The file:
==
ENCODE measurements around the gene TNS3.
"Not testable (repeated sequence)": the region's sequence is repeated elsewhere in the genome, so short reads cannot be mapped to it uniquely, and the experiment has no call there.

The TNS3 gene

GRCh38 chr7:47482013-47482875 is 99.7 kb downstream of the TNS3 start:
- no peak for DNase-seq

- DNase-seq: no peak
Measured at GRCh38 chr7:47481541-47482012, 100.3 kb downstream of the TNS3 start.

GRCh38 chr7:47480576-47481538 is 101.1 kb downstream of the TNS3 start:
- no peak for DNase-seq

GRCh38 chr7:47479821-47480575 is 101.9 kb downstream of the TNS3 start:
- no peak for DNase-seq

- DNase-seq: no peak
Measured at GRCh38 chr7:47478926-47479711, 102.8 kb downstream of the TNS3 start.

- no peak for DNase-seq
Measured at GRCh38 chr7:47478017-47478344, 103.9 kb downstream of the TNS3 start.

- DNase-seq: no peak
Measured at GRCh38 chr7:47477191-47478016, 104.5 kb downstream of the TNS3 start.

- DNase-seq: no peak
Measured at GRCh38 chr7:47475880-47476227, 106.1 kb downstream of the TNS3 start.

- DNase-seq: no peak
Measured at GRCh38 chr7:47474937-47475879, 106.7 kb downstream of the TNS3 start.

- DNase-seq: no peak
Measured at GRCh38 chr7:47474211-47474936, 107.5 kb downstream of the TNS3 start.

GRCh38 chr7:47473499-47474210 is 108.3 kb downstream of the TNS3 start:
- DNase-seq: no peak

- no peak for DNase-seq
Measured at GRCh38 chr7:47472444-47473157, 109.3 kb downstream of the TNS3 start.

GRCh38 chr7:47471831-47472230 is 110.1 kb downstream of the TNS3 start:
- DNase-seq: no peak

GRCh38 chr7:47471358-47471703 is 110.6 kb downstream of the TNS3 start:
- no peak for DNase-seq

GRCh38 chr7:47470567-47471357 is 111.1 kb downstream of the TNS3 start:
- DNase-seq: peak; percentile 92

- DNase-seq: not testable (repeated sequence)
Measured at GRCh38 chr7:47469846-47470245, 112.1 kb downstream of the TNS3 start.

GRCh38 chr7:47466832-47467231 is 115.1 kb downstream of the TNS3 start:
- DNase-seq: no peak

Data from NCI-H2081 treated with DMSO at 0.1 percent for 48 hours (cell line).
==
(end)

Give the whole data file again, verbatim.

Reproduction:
ENCODE measurements around the gene TNS3.
"Not testable (repeated sequence)": the region's sequence is repeated elsewhere in the genome, so short reads cannot be mapped to it uniquely, and the experiment has no call there.

The TNS3 gene

GRCh38 chr7:47482013-47482875 is 99.7 kb downstream of the TNS3 start:
- no peak for DNase-seq

- DNase-seq: no peak
Measured at GRCh38 chr7:47481541-47482012, 100.3 kb downstream of the TNS3 start.

GRCh38 chr7:47480576-47481538 is 101.1 kb downstream of the TNS3 start:
- no peak for DNase-seq

GRCh38 chr7:47479821-47480575 is 101.9 kb downstream of the TNS3 start:
- no peak for DNase-seq

- DNase-seq: no peak
Measured at GRCh38 chr7:47478926-47479711, 102.8 kb downstream of the TNS3 start.

- no peak for DNase-seq
Measured at GRCh38 chr7:47478017-47478344, 103.9 kb downstream of the TNS3 start.

- DNase-seq: no peak
Measured at GRCh38 chr7:47477191-47478016, 104.5 kb downstream of the TNS3 start.

- DNase-seq: no peak
Measured at GRCh38 chr7:47475880-47476227, 106.1 kb downstream of the TNS3 start.

- DNase-seq: no peak
Measured at GRCh38 chr7:47474937-47475879, 106.7 kb downstream of the TNS3 start.

- DNase-seq: no peak
Measured at GRCh38 chr7:47474211-47474936, 107.5 kb downstream of the TNS3 start.

GRCh38 chr7:47473499-47474210 is 108.3 kb downstream of the TNS3 start:
- DNase-seq: no peak

- no peak for DNase-seq
Measured at GRCh38 chr7:47472444-47473157, 109.3 kb downstream of the TNS3 start.

GRCh38 chr7:47471831-47472230 is 110.1 kb downstream of the TNS3 start:
- DNase-seq: no peak

GRCh38 chr7:47471358-47471703 is 110.6 kb downstream of the TNS3 start:
- no peak for DNase-seq

GRCh38 chr7:47470567-47471357 is 111.1 kb downstream of the TNS3 start:
- DNase-seq: peak; percentile 92

- DNase-seq: not testable (repeated sequence)
Measured at GRCh38 chr7:47469846-47470245, 112.1 kb downstream of the TNS3 start.

GRCh38 chr7:47466832-47467231 is 115.1 kb downstream of the TNS3 start:
- DNase-seq: no peak

Data from NCI-H2081 treated with DMSO at 0.1 percent for 48 hours (cell line).